In my campaign’s house rules, the spells Light and Produce Flame cost components. (This is not 5e RAW.) If you also use similar house rules, a six-pack of these components is a small thing. Similar to how a flask of lantern oil is a small thing.

Multiple bags

If you are a horse or a goliath or whatever feel free to get multiple sheets! That’s as intended.

Design philosophy

Do I need this to play D&D?

Hey, if you’re a new DM, and you don’t want to fiddle with this stuff, you don’t have to.

Just let your players grab the standard loadout that their characters and backgrounds give them, the explorer’s packs, dungeoneer’s packs or what have you. No need to count up gems or candles or coins just go wild.

But if you find yourself after a while wanting more of a limit on how much they can carry, come back here and let this sheet save the day. It’s gonna be much easier than counting out every single pound but it’s going to give results that are very close to the real rules.

Under the hood math

I figured that you could carry 15 pounds times your strength score, right? And a third if you’re using the optional encumbrance rules, which we are.

The backpack could hold 30 lb but some the example pack lists in the PHB had more than 30 lb of gear. Confusing… but… that’s why I came up with the straps. So the main part is 30 lb or two circles.

What the heck is a heavy thing?

OK, so there are three things that seem iffy with my system.

One is the position of the strapped items; I’m thinking of redrawing the sheet so their positioning get more of a diegetic role (like having the two single straps on each side of the backpack). But this is just a SMOD — a small matter of drawing and designing. Maybe one of these days…

The other is the bundling up of items. That’s just a weird exception to an otherwise clean design.

The third is… why the heck are there so many size categories? Do I really need six sizes?

But maybe I do. There are four normal sizes.

I’m glad tiny things count. Getting the coins and gems out of the tomb is part of the problem the characters are facing, and if I’m counting that stuff, I can just as well count nails and candles and other “finger-sized” things in there.

Small, medium and big are kinda self-evident as inside bag, worn on body, strapped to bag.

Rations is the first of the weird sizes. They’re the only thing that is that size. That came about because when I was checking the ready made kits such as Explorer’s Bag I saw that often the biggest weight were the ten rations. They weighed 20 pounds. Making them small things would make them weigh half as much, and making them medium things would make them weigh one-and-a-half times as much. I also liked that they were things you could just check off and wouldn’t have to take a lot of room on the sheet.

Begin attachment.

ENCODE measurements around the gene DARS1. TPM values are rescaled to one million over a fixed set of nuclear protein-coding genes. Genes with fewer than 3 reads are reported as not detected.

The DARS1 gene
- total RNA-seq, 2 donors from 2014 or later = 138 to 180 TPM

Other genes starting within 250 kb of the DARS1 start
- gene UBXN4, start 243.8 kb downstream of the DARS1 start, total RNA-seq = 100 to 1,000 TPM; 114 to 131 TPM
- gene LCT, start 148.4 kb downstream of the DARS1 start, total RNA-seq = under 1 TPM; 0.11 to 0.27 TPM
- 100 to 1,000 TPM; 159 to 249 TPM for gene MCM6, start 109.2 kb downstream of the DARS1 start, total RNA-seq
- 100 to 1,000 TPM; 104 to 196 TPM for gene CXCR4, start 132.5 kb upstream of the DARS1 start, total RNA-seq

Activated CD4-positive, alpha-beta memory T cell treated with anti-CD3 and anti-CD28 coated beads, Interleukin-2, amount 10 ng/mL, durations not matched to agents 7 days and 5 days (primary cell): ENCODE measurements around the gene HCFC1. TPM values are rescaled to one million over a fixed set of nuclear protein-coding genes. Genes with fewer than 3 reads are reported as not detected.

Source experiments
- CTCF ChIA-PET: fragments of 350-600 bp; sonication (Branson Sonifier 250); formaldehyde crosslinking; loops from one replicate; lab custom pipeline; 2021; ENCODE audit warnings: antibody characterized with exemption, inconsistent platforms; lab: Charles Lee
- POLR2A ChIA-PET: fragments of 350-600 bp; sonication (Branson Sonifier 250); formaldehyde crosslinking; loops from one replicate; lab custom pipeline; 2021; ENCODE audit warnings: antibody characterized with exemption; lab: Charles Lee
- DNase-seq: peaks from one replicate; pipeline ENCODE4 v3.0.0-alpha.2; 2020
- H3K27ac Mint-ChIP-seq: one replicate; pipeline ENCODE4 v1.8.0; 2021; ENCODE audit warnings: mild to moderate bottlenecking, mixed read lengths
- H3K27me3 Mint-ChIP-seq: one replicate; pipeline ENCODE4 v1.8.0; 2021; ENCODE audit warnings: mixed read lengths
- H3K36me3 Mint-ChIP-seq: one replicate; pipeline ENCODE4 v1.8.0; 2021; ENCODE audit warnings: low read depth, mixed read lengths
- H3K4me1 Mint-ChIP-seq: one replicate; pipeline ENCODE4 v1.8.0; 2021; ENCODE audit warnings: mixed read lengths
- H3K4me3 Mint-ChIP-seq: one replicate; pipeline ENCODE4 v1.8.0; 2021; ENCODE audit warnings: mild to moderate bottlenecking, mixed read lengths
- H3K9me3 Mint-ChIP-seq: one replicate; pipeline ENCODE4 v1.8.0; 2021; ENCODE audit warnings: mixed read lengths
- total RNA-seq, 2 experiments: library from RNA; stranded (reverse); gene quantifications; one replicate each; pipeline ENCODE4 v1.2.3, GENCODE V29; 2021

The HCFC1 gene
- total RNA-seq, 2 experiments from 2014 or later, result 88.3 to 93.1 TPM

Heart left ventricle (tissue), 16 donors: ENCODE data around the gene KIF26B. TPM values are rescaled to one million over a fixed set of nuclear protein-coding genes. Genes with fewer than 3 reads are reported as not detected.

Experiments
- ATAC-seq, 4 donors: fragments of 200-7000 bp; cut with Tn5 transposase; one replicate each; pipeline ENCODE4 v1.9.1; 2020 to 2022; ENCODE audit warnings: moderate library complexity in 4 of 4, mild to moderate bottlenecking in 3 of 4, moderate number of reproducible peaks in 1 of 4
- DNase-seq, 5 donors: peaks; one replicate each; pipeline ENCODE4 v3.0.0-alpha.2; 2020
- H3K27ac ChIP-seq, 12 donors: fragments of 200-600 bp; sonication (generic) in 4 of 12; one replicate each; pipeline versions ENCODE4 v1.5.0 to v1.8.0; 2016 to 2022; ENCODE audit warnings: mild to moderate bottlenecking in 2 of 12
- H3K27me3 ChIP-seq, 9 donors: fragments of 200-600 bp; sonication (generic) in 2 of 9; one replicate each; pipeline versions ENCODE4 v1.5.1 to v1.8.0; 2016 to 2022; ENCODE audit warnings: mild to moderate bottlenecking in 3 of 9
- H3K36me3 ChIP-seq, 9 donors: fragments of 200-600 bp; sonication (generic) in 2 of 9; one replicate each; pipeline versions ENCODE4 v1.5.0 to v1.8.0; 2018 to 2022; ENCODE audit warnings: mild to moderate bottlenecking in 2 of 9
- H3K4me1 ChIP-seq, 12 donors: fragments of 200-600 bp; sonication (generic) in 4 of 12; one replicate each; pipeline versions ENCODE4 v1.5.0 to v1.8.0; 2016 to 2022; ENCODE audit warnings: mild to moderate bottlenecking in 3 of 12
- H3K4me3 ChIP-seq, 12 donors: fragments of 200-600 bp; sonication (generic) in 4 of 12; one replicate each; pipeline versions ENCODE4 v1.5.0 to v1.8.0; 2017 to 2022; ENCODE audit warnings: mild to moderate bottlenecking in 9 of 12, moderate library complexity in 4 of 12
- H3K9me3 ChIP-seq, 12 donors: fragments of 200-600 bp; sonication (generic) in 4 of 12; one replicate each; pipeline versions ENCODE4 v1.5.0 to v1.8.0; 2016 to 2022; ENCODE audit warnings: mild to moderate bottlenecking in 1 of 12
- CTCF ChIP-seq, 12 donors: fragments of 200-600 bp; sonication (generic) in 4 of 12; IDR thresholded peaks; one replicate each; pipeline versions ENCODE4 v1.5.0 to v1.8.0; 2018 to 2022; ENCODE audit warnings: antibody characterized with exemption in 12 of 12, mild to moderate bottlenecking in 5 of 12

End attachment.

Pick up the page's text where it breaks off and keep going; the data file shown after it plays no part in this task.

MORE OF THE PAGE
Heavy things are weird in another way. Probably the most unnecessary and the most illogical category. Like, a tent is 20 lb in the equipment list but only a big item here, so why is a 10 lb greatclub a heavy item? One reason is because I didn’t really see you strapping weapons on your bag, they’re usually held, right? Or maaaybe worn somehow. So I was glad to get a separation between those and the strapped item. And another reason is that I see them as part of the strength based martial character’s build. I want to reward them by letting them be able to carry these things. Since the heavy things cost a whole circle each, these characters are pretty much the only ones who can carry them.

This extra category beyond big became relevant when we started using three sizes of waterskin. Medium is half a gallon, big is a full gallon, and heavy is two gallons.

Why the cello in our campaign is a heavy thing, I do not know. It’s just… it’s not really easy to strap it in among the tent and bedroll stuff. But that’s another dumb exception. By my own rules it’s just a big thing.

Why we have an inventory sheet

The point of rule design is to give answers to questions that come up in the game.

Some awesome things have emerged from these limitations:

These weren’t predicted interactions, they just happened, and they were awesome.

Comparison to other systems

Before I made this sheet, I was familiar with Lamentations of the Flame Princess, Torchbearer, Dungeon World, The Black Hack and an inventory tracker someone on Reddit made. While I was making this I took another close look at those. Torchbearer’s system was an especially big influence. After I made this, some other ideas in this same space have come up (without being aware of mine because this is kind of an obscure site, I’m guessing), silent0siris (well known on Twitch and YouTube) and Giffyglyph on Reddit.

I thought I’d go through why I made some choices differently.

Having a “fenced in” list

LotFP has a way of counting up items, a method that for a while was a darling in the OSR. It says

Realistically, no one keeps track of such things during a game. However, the Referee has the authority to call an audit of a character’s inventory at any time, so each player should make sure that…

Audit?! When your system is so annoying that you keep losing track and have to re-audit it, there’s… it’s fine, but it made me want to design something else.